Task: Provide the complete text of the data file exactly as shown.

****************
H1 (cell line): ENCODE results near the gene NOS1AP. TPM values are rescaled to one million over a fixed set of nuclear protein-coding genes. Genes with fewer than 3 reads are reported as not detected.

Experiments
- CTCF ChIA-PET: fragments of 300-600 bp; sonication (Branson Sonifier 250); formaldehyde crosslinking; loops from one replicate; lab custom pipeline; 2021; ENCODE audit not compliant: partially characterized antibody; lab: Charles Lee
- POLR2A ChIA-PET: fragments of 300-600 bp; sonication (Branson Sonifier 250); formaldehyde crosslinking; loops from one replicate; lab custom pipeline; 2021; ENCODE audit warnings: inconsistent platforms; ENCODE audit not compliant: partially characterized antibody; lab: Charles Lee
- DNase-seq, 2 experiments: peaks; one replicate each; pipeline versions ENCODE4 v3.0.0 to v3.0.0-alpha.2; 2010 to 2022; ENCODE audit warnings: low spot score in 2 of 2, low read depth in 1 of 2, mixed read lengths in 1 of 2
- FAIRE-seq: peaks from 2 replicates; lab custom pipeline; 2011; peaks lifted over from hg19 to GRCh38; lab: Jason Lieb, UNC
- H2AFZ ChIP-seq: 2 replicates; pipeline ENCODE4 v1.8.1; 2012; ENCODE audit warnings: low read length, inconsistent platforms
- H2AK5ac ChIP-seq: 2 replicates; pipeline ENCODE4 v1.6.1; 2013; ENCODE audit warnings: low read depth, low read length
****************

H1 (cell line): ENCODE results near the gene NOS1AP. TPM values are rescaled to one million over a fixed set of nuclear protein-coding genes. Genes with fewer than 3 reads are reported as not detected.

Experiments
- CTCF ChIA-PET: fragments of 300-600 bp; sonication (Branson Sonifier 250); formaldehyde crosslinking; loops from one replicate; lab custom pipeline; 2021; ENCODE audit not compliant: partially characterized antibody; lab: Charles Lee
- POLR2A ChIA-PET: fragments of 300-600 bp; sonication (Branson Sonifier 250); formaldehyde crosslinking; loops from one replicate; lab custom pipeline; 2021; ENCODE audit warnings: inconsistent platforms; ENCODE audit not compliant: partially characterized antibody; lab: Charles Lee
- DNase-seq, 2 experiments: peaks; one replicate each; pipeline versions ENCODE4 v3.0.0 to v3.0.0-alpha.2; 2010 to 2022; ENCODE audit warnings: low spot score in 2 of 2, low read depth in 1 of 2, mixed read lengths in 1 of 2
- FAIRE-seq: peaks from 2 replicates; lab custom pipeline; 2011; peaks lifted over from hg19 to GRCh38; lab: Jason Lieb, UNC
- H2AFZ ChIP-seq: 2 replicates; pipeline ENCODE4 v1.8.1; 2012; ENCODE audit warnings: low read length, inconsistent platforms
- H2AK5ac ChIP-seq: 2 replicates; pipeline ENCODE4 v1.6.1; 2013; ENCODE audit warnings: low read depth, low read length